Sadly, the private sector was not able to enjoy it for too long…. In 1561 Bruges, France prohibited all private lotteries; other European states followed its steps.
Much like today, the gambling industry faced numerous ups and downs through history. Contradicting laws were constantly enacted: in 1660 With the Restoration of King Charles II to the English throne, gambling was allowed to all. But, only 4 years later, the British Parliament passed the "An Act against Deceitful, Dishonest, and Excessive Gaming" to restrict gambling as a profession.
In the US, Massachusetts was the first state to ban gambling. Additional states proceeded in the same path, creating the way for Riverboats and frontier towns in the New World to emerge, providing new gambling venues, sometimes legal, sometimes not. After the Civil War, evangelical reform wiped out most of the lotteries. Prohibition sent drinking and gambling underground. But it didn't stay down for long. During the 30th's, restrictions eased up and horse racing was legalized and gained popularity. In 1931, Nevada legalized gambling again, and casinos literally sprouted from the sands of the desert. Atlantic City was next in 1978 and since then, other states have legalized various forms of gambling, across the US and Europe.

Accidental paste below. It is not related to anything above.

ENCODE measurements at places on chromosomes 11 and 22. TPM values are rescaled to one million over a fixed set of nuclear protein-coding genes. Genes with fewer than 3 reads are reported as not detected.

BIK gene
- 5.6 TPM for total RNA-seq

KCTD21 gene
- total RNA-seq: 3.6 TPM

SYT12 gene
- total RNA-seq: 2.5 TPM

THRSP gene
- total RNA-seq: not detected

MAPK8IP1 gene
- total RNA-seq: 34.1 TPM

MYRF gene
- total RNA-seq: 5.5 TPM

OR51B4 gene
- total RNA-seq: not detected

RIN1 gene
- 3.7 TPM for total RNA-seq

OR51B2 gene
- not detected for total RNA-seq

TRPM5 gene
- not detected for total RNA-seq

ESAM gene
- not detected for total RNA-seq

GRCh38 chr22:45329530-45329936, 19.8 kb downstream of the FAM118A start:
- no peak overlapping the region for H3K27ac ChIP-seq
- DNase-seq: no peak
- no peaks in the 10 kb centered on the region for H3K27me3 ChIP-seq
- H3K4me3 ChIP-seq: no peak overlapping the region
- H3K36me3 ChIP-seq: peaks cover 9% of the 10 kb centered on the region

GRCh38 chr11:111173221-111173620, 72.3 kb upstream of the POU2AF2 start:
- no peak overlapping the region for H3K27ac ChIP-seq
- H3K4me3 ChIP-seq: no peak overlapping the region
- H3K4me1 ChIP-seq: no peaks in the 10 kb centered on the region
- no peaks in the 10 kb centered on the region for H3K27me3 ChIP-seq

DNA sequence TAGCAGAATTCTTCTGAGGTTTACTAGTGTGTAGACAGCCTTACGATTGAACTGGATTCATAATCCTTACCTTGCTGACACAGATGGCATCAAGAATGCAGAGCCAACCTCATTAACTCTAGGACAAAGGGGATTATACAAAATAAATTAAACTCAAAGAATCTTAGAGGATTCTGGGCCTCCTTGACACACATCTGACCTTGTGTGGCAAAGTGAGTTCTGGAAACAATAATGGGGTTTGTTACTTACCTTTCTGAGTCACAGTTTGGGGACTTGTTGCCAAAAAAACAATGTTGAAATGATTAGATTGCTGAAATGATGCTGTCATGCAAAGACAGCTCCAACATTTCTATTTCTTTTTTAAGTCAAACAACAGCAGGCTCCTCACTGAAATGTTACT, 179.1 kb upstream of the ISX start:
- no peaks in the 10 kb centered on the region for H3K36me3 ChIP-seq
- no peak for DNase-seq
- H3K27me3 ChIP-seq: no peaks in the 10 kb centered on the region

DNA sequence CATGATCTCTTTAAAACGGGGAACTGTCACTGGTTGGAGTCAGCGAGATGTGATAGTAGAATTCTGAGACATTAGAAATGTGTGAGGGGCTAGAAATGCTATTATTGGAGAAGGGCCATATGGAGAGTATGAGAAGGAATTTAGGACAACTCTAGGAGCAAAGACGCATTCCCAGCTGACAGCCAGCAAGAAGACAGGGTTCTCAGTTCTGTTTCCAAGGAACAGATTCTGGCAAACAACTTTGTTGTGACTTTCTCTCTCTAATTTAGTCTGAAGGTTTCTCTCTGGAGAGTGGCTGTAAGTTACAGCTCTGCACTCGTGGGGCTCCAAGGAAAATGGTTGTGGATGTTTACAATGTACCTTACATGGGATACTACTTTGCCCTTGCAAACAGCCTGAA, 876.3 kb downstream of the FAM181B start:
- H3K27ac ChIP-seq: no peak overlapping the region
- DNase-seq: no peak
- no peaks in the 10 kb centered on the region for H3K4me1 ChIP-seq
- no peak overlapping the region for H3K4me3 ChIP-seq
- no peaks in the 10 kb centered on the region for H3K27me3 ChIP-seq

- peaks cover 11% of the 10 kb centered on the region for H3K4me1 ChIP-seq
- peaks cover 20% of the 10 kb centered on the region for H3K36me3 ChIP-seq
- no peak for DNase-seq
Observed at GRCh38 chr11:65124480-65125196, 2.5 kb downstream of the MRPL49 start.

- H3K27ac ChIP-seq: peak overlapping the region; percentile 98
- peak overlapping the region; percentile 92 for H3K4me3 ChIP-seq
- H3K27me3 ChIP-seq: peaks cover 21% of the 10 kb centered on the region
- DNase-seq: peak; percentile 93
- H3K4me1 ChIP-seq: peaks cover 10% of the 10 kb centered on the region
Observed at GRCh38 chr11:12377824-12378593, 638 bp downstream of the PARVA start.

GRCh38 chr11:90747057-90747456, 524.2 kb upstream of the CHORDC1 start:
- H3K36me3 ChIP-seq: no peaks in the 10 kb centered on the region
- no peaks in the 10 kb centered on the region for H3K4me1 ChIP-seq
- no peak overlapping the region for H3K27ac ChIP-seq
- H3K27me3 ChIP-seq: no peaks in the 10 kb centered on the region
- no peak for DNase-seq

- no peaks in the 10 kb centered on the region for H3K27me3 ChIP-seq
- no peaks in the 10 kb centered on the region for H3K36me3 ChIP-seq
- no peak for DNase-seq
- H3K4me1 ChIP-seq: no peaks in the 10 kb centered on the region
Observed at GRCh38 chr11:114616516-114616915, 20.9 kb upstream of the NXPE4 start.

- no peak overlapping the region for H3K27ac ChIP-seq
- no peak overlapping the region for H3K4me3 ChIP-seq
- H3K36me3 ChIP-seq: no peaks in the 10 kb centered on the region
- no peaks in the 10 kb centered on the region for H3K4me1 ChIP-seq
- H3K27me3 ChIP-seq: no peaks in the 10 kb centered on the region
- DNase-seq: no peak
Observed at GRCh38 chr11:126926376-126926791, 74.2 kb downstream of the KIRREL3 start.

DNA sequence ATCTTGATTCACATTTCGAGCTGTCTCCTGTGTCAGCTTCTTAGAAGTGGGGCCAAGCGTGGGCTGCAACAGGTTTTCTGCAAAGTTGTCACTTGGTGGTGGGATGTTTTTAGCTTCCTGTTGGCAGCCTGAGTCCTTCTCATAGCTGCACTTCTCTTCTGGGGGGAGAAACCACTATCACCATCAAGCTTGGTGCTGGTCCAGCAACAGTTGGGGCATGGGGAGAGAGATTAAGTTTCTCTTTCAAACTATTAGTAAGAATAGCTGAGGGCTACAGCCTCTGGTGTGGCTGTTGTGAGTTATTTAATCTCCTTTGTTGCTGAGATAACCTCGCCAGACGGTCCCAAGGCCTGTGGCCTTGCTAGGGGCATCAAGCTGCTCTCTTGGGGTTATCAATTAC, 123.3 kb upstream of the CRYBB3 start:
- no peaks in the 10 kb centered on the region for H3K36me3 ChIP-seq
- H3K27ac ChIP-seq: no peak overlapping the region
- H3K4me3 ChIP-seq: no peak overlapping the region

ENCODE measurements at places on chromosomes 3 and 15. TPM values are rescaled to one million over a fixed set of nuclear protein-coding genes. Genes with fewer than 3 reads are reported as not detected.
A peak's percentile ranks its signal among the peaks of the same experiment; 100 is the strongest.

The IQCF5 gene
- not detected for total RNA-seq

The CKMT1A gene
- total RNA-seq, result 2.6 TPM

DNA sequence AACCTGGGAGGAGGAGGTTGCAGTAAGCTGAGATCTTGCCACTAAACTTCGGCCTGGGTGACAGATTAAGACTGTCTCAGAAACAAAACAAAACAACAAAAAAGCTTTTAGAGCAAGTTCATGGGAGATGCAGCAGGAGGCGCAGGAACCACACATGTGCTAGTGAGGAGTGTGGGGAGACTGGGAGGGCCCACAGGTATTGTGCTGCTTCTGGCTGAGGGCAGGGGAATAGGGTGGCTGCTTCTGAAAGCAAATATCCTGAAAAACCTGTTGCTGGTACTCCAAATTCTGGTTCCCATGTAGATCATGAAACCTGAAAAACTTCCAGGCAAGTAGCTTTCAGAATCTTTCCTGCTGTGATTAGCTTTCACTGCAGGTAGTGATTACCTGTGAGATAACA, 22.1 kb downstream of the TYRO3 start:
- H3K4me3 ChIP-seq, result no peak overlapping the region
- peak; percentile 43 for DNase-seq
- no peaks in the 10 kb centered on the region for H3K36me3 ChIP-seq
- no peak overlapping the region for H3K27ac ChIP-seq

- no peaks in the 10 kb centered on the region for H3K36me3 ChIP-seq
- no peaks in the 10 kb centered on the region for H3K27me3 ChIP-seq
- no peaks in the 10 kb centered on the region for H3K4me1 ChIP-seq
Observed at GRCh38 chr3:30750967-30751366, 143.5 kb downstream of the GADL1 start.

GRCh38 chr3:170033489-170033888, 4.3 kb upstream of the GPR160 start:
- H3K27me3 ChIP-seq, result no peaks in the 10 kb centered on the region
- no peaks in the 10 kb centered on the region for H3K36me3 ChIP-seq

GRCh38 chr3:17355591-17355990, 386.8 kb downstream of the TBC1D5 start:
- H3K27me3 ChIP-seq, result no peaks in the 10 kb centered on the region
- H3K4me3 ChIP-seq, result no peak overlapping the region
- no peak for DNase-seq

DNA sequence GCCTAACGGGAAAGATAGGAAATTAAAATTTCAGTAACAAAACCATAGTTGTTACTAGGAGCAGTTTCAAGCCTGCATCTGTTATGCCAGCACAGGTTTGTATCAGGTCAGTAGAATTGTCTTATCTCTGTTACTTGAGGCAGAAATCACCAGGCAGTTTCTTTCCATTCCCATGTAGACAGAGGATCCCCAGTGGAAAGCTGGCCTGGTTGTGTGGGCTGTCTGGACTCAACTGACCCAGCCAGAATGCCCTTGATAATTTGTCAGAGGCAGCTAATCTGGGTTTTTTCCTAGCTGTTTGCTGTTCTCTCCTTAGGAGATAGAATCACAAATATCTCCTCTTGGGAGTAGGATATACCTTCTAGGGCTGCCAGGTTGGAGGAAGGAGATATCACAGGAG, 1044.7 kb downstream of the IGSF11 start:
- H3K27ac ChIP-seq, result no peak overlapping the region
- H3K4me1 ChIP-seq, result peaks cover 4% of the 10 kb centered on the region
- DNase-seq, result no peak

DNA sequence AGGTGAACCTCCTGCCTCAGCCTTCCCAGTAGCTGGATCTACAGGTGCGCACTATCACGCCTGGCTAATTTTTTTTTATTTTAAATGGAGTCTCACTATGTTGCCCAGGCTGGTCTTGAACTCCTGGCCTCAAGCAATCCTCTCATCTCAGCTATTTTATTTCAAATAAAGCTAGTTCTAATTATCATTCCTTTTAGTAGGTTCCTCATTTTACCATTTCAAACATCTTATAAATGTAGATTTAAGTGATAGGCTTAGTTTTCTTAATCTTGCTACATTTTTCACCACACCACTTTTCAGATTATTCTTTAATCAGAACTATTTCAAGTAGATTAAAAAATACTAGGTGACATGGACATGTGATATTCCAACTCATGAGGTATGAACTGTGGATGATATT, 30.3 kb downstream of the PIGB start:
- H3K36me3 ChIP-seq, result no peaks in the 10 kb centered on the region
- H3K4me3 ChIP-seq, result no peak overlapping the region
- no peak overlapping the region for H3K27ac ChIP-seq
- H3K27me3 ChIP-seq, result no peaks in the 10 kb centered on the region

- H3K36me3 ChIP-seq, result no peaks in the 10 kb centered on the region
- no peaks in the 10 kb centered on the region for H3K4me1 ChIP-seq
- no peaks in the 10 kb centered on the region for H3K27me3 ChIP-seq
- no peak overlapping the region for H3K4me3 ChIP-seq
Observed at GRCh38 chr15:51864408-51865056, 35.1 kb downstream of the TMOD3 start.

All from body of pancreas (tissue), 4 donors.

With the introduction of digital technology, gambling accessibility grew substantially, coupled with lesser supervision and control in the early days. Additional issues emerged and with them the understanding of the urgent need for regulation. But digital technology did not bring about the full legalization expected and if anything, it only seems to push it further away. The industry internal segmentation continued with opposing parties, complicating and driving the industry to even bigger chaos, much like the limbo Germany has been suffering for over 3 years …..And so the battle towards full legalization continues….
Therefore, when reviewing the gambling's history, one thing is clear: a ban on gambling cannot be sustained. Tried and tried again to no avail. People will find the way to gamble and means to do so. The only thing that has actually changed is the means to gamble. From dice and straws played by the Romans and Greeks to online mobile and tablet apps played everywhere, 24/7, today, history and gambling laws only repeat themselves….